WASHINGTON (CNN) — Here’s a look at some of the techniques the CIA used to interrogate detainees that were included in a Senate Intelligence Committee report released Tuesday.
1. The CIA conducted at least two mock executions — among other techniques that went unreported in the agency’s cables. Others included “nudity, dietary manipulation, exposure to cold temperatures, cold showers,” and rough takedowns.
In another passage, the mock executions are included in a section that also mentions techniques like “placing pressure on a detainee’s artery … blowing cigarette or cigar smoke into a detainee’s face, using cold water to interrogate detainees, and subjecting a detainee to a ‘hard takedown.'”
2. Those “rough” or “hard” takedowns involved CIA officers rushing into a detainee’s cell, stripping him naked and running him up and down a long hall while slapping and punching him. “As they ran him along the corridor, a couple of times he fell and they dragged him through the dirt,” the report says.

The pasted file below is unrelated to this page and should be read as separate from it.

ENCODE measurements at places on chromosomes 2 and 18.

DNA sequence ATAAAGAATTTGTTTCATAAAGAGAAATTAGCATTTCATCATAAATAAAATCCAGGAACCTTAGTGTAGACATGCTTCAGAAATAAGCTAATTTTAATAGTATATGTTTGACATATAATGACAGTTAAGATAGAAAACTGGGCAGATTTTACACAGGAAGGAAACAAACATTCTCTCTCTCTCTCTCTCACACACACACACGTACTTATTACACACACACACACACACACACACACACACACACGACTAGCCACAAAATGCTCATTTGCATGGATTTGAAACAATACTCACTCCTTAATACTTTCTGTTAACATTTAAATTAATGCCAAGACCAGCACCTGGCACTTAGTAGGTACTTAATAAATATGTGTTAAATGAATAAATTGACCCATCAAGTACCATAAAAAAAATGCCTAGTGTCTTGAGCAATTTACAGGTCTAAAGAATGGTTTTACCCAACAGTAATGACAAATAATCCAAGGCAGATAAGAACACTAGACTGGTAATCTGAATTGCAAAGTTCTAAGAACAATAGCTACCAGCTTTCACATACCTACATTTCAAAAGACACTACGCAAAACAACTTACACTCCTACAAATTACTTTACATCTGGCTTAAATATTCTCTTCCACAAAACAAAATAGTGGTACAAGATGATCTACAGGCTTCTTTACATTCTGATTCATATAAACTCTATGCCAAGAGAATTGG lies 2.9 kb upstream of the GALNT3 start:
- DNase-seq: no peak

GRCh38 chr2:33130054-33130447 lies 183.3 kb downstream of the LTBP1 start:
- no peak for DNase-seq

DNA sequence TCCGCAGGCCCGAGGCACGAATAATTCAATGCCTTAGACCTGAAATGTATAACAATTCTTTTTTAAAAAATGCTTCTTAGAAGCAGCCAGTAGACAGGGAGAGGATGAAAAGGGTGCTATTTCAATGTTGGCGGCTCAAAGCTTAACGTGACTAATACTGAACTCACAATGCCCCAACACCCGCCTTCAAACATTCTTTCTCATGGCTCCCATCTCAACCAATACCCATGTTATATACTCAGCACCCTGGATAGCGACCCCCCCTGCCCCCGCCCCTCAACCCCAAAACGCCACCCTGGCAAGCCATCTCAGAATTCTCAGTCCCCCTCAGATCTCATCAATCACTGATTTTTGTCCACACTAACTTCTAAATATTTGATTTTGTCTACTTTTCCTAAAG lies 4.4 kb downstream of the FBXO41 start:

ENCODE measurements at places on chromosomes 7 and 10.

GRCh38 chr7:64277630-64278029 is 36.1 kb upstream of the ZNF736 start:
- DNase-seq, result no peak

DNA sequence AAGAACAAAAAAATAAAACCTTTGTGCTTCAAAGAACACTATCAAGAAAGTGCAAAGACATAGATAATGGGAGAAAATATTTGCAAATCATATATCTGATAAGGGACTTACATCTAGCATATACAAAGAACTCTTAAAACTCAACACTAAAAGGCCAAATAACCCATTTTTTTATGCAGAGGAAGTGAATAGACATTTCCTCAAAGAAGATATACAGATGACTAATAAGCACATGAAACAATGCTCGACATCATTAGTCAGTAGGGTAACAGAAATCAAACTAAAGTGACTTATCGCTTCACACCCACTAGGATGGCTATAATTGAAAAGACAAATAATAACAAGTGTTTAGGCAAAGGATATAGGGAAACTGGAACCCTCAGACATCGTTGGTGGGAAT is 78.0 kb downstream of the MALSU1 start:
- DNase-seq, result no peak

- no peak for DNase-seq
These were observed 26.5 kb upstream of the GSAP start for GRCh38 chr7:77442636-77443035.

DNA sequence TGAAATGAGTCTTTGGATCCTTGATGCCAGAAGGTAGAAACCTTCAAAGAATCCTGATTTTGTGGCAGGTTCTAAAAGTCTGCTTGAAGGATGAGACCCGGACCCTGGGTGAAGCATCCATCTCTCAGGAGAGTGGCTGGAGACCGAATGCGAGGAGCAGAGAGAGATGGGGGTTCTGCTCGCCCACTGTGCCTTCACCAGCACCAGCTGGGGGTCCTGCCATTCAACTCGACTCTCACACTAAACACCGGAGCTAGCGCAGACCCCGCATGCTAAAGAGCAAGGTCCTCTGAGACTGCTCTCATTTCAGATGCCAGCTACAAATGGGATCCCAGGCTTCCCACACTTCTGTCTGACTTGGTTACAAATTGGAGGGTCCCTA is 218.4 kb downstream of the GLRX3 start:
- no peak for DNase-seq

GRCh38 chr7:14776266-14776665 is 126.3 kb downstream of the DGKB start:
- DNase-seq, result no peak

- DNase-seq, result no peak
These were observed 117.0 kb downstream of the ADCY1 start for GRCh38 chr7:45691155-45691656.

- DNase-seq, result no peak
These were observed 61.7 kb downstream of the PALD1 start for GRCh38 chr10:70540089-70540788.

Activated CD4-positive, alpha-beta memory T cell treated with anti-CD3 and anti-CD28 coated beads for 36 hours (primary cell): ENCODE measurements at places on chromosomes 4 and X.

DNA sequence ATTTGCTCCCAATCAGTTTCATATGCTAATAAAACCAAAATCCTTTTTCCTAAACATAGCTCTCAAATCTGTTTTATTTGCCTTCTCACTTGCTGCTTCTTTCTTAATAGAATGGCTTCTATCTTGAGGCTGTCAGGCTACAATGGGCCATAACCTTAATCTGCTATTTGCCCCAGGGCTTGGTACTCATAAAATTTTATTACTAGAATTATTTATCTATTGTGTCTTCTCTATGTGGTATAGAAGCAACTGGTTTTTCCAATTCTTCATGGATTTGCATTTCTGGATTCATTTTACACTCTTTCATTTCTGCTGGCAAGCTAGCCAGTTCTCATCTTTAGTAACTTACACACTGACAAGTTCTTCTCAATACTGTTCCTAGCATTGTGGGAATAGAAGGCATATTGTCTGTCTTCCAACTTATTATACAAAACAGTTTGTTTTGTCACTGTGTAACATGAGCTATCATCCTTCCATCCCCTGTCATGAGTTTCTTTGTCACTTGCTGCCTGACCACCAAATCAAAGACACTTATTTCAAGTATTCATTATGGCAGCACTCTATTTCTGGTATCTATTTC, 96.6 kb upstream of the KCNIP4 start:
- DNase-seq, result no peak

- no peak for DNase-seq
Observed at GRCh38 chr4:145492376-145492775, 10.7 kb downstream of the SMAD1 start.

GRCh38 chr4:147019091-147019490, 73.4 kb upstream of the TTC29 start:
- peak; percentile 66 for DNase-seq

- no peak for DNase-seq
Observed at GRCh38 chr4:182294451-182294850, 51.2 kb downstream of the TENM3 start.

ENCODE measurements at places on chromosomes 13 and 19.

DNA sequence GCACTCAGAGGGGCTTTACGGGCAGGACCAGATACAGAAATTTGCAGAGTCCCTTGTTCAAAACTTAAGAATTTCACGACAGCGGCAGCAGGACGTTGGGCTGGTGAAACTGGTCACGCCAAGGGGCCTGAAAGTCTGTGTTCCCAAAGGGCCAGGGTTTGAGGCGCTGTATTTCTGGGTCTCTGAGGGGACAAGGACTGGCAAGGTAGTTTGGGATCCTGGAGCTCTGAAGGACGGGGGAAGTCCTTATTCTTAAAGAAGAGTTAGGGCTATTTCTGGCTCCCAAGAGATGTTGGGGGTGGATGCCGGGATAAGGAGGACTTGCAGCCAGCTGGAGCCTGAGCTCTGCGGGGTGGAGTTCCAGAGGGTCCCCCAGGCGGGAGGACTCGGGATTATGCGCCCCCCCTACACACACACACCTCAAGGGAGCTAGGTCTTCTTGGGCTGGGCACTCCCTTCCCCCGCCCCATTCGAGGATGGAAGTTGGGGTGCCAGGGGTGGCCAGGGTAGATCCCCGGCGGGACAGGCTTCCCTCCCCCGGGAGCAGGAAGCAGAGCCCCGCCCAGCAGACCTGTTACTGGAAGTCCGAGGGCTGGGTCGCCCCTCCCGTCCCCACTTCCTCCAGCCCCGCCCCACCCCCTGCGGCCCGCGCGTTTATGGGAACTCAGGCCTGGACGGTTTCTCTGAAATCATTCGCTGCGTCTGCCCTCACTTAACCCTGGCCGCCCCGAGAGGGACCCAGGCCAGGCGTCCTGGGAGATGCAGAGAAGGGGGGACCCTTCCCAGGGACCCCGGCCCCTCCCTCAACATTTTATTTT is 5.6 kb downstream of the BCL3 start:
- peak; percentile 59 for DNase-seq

3. The CIA often used sleep deprivation, which “involved keeping detainees awake for up to 180 hours, usually standing or in stress positions, at times with their hands shackled above their heads.”
4. The CIA decided that interrogating Abu Zubaydah would take precedence over his medical care. He almost died as a result of waterboarding. In at least one waterboarding session, Abu Zubaydah “became completely unresponsive, with bubbles rising through his open, full mouth.” He remained unresponsive until medical intervention, when he regained consciousness and expelled “copious amounts of liquid.”
5. The first prisoner at the COBALT detention facility, Redha al-Najar, was kept in “isolation in total darkness.” The CIA gave him increasingly worse food, kept him in uncomfortably cold temperatures, kept him shackled and hooded and played music 24 hours a day. He wore a diaper and had no access to toilets. And he was described as being left hanging — with one or both wrists handcuffed to an overhead bar so he couldn’t lower his arms — for 22 hours a day for two straight days in an attempt to “‘break’ his resistance.”